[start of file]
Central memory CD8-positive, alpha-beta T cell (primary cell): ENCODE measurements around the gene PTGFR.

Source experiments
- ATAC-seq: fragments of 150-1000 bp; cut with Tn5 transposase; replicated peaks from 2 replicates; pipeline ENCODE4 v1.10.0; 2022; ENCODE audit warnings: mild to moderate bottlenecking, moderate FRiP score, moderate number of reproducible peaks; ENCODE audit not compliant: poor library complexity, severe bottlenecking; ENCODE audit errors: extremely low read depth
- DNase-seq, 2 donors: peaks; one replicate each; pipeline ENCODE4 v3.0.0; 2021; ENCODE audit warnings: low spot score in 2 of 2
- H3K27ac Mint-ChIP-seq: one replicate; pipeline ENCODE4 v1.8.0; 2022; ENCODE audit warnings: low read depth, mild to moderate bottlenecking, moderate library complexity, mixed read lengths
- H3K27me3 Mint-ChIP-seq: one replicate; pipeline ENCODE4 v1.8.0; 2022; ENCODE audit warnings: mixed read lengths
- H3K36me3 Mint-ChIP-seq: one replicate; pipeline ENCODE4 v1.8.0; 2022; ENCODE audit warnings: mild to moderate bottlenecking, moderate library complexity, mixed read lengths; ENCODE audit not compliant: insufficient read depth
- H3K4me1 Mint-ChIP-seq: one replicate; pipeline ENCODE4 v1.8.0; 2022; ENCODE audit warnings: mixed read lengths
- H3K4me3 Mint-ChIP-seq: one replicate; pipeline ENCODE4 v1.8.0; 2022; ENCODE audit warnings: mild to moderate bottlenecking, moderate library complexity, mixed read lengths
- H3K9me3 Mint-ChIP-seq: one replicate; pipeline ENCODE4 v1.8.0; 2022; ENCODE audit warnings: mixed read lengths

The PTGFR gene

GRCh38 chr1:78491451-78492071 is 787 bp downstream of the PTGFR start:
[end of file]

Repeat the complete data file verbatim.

Central memory CD8-positive, alpha-beta T cell (primary cell): ENCODE measurements around the gene PTGFR.

Source experiments
- ATAC-seq: fragments of 150-1000 bp; cut with Tn5 transposase; replicated peaks from 2 replicates; pipeline ENCODE4 v1.10.0; 2022; ENCODE audit warnings: mild to moderate bottlenecking, moderate FRiP score, moderate number of reproducible peaks; ENCODE audit not compliant: poor library complexity, severe bottlenecking; ENCODE audit errors: extremely low read depth
- DNase-seq, 2 donors: peaks; one replicate each; pipeline ENCODE4 v3.0.0; 2021; ENCODE audit warnings: low spot score in 2 of 2
- H3K27ac Mint-ChIP-seq: one replicate; pipeline ENCODE4 v1.8.0; 2022; ENCODE audit warnings: low read depth, mild to moderate bottlenecking, moderate library complexity, mixed read lengths
- H3K27me3 Mint-ChIP-seq: one replicate; pipeline ENCODE4 v1.8.0; 2022; ENCODE audit warnings: mixed read lengths
- H3K36me3 Mint-ChIP-seq: one replicate; pipeline ENCODE4 v1.8.0; 2022; ENCODE audit warnings: mild to moderate bottlenecking, moderate library complexity, mixed read lengths; ENCODE audit not compliant: insufficient read depth
- H3K4me1 Mint-ChIP-seq: one replicate; pipeline ENCODE4 v1.8.0; 2022; ENCODE audit warnings: mixed read lengths
- H3K4me3 Mint-ChIP-seq: one replicate; pipeline ENCODE4 v1.8.0; 2022; ENCODE audit warnings: mild to moderate bottlenecking, moderate library complexity, mixed read lengths
- H3K9me3 Mint-ChIP-seq: one replicate; pipeline ENCODE4 v1.8.0; 2022; ENCODE audit warnings: mixed read lengths

The PTGFR gene

GRCh38 chr1:78491451-78492071 is 787 bp downstream of the PTGFR start: